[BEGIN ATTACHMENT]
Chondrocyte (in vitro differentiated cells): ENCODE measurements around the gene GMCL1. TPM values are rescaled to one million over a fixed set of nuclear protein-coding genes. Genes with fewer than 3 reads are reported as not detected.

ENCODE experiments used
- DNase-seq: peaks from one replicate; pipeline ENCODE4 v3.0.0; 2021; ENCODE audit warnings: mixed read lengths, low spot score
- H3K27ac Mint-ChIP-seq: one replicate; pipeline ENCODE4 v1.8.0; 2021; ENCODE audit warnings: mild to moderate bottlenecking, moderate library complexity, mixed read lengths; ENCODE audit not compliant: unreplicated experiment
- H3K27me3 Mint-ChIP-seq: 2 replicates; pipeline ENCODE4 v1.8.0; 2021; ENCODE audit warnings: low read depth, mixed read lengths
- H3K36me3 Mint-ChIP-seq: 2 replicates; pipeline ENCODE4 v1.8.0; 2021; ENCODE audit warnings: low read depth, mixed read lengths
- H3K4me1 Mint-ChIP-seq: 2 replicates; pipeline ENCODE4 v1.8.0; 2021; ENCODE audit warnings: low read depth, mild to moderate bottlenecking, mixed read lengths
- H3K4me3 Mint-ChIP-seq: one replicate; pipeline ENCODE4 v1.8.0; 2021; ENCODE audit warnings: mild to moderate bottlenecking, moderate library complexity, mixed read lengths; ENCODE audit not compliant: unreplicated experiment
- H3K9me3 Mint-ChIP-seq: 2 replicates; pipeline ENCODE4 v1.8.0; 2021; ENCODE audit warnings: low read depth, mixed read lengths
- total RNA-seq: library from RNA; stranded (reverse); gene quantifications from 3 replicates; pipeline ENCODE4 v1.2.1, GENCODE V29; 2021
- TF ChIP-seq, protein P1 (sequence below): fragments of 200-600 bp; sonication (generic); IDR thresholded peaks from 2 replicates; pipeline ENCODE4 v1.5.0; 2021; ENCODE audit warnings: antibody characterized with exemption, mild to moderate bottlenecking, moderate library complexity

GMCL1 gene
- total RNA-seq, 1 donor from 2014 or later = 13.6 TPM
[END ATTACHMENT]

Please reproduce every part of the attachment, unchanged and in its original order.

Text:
Chondrocyte (in vitro differentiated cells): ENCODE measurements around the gene GMCL1. TPM values are rescaled to one million over a fixed set of nuclear protein-coding genes. Genes with fewer than 3 reads are reported as not detected.

ENCODE experiments used
- DNase-seq: peaks from one replicate; pipeline ENCODE4 v3.0.0; 2021; ENCODE audit warnings: mixed read lengths, low spot score
- H3K27ac Mint-ChIP-seq: one replicate; pipeline ENCODE4 v1.8.0; 2021; ENCODE audit warnings: mild to moderate bottlenecking, moderate library complexity, mixed read lengths; ENCODE audit not compliant: unreplicated experiment
- H3K27me3 Mint-ChIP-seq: 2 replicates; pipeline ENCODE4 v1.8.0; 2021; ENCODE audit warnings: low read depth, mixed read lengths
- H3K36me3 Mint-ChIP-seq: 2 replicates; pipeline ENCODE4 v1.8.0; 2021; ENCODE audit warnings: low read depth, mixed read lengths
- H3K4me1 Mint-ChIP-seq: 2 replicates; pipeline ENCODE4 v1.8.0; 2021; ENCODE audit warnings: low read depth, mild to moderate bottlenecking, mixed read lengths
- H3K4me3 Mint-ChIP-seq: one replicate; pipeline ENCODE4 v1.8.0; 2021; ENCODE audit warnings: mild to moderate bottlenecking, moderate library complexity, mixed read lengths; ENCODE audit not compliant: unreplicated experiment
- H3K9me3 Mint-ChIP-seq: 2 replicates; pipeline ENCODE4 v1.8.0; 2021; ENCODE audit warnings: low read depth, mixed read lengths
- total RNA-seq: library from RNA; stranded (reverse); gene quantifications from 3 replicates; pipeline ENCODE4 v1.2.1, GENCODE V29; 2021
- TF ChIP-seq, protein P1 (sequence below): fragments of 200-600 bp; sonication (generic); IDR thresholded peaks from 2 replicates; pipeline ENCODE4 v1.5.0; 2021; ENCODE audit warnings: antibody characterized with exemption, mild to moderate bottlenecking, moderate library complexity

GMCL1 gene
- total RNA-seq, 1 donor from 2014 or later = 13.6 TPM